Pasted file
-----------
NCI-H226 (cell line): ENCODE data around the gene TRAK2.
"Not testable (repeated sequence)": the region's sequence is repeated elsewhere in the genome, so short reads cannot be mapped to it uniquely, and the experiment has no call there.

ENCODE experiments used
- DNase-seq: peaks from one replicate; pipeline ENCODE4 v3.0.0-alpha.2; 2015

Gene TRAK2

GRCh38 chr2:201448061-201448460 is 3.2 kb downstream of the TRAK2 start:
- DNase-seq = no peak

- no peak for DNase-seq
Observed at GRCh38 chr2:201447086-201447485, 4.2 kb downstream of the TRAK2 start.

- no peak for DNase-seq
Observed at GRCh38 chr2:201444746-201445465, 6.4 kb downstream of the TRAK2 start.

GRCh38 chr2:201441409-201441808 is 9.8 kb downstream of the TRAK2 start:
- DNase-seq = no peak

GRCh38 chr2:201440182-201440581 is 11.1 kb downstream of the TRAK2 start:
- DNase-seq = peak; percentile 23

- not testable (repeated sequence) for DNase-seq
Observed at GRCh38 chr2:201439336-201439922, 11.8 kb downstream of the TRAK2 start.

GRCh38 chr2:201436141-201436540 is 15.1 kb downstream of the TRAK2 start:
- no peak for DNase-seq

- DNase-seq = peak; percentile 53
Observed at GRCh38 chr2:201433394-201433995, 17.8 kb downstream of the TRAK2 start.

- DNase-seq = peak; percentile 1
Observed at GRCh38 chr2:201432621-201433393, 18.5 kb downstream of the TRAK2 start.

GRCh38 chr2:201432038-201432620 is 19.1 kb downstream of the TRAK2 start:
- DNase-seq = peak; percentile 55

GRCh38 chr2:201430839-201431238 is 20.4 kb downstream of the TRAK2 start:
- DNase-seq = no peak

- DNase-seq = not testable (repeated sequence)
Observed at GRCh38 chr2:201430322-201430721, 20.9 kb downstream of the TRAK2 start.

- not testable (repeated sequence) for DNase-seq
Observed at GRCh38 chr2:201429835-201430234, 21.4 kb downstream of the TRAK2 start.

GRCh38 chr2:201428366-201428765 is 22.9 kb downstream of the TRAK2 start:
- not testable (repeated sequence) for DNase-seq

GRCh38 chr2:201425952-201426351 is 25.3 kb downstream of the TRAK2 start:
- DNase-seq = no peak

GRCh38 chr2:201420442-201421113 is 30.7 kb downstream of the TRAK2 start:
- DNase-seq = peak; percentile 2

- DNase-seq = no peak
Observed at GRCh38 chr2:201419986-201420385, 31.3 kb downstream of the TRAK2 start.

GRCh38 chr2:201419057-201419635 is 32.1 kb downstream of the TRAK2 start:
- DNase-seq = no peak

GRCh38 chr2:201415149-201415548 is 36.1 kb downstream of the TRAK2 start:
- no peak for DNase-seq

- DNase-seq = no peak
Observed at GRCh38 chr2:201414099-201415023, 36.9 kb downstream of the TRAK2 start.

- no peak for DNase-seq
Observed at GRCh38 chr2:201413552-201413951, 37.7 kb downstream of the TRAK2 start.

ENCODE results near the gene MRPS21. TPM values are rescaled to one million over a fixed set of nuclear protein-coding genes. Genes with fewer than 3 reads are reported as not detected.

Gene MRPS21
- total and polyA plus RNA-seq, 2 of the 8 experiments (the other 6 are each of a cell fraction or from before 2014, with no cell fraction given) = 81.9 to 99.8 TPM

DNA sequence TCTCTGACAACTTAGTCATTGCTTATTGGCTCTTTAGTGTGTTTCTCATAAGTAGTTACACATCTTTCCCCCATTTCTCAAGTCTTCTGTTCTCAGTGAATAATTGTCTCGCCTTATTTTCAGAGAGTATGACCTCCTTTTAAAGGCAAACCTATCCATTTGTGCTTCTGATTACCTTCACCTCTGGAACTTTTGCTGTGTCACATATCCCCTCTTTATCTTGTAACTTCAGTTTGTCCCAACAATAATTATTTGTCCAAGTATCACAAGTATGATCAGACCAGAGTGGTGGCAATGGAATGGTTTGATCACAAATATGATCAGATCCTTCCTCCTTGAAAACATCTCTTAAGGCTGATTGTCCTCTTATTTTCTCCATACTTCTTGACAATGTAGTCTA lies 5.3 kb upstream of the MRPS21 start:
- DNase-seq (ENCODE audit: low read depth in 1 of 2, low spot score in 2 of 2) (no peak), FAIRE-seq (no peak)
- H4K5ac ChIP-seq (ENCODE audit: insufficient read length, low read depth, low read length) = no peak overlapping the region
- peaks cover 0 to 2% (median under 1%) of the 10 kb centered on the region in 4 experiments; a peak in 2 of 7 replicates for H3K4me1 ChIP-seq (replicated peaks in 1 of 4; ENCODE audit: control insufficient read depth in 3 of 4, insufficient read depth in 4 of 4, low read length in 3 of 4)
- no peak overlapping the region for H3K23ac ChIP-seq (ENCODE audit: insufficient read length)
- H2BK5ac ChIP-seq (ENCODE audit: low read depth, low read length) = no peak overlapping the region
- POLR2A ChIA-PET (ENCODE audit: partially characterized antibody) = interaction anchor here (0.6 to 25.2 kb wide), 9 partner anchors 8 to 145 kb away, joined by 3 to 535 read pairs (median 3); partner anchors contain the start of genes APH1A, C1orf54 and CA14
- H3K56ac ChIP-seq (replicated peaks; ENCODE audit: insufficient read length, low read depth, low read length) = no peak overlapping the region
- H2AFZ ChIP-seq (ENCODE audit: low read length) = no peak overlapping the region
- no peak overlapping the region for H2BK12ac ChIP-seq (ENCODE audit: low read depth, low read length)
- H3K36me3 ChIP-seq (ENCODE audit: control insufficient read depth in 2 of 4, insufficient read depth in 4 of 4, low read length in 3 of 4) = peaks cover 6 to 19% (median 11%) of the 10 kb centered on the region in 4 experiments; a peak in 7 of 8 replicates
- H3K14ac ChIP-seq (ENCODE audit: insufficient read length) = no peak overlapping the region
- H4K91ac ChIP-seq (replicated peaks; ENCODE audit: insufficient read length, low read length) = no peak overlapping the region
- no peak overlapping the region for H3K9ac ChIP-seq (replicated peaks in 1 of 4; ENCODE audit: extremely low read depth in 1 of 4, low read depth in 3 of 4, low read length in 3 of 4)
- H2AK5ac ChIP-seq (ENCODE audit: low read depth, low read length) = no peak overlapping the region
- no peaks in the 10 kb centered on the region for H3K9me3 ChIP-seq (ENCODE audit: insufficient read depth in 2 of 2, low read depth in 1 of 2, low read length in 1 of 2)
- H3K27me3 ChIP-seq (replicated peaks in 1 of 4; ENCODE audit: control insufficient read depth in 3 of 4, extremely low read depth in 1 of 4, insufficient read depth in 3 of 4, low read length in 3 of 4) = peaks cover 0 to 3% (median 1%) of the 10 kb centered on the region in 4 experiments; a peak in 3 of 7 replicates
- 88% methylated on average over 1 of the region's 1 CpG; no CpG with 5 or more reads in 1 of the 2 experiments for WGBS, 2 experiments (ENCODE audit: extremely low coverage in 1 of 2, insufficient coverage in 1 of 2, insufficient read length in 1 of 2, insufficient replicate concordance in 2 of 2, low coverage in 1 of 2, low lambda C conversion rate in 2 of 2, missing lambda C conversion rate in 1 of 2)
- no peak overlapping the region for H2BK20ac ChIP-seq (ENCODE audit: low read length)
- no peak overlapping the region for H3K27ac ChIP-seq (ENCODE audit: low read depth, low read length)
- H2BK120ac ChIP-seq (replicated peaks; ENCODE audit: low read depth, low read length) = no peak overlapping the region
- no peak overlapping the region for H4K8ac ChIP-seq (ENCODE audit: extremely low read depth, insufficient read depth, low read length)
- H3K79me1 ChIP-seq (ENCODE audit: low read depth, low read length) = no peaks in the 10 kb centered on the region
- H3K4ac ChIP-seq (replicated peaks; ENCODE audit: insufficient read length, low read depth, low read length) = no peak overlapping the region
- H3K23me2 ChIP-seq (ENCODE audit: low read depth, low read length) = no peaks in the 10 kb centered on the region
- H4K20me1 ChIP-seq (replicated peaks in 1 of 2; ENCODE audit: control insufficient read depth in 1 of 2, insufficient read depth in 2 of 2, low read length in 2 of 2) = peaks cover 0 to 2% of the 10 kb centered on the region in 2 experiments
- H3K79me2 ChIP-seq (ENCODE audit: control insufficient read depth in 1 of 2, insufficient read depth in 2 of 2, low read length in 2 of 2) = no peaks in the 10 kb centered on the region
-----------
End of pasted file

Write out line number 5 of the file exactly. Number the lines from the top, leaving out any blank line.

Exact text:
Gene TRAK2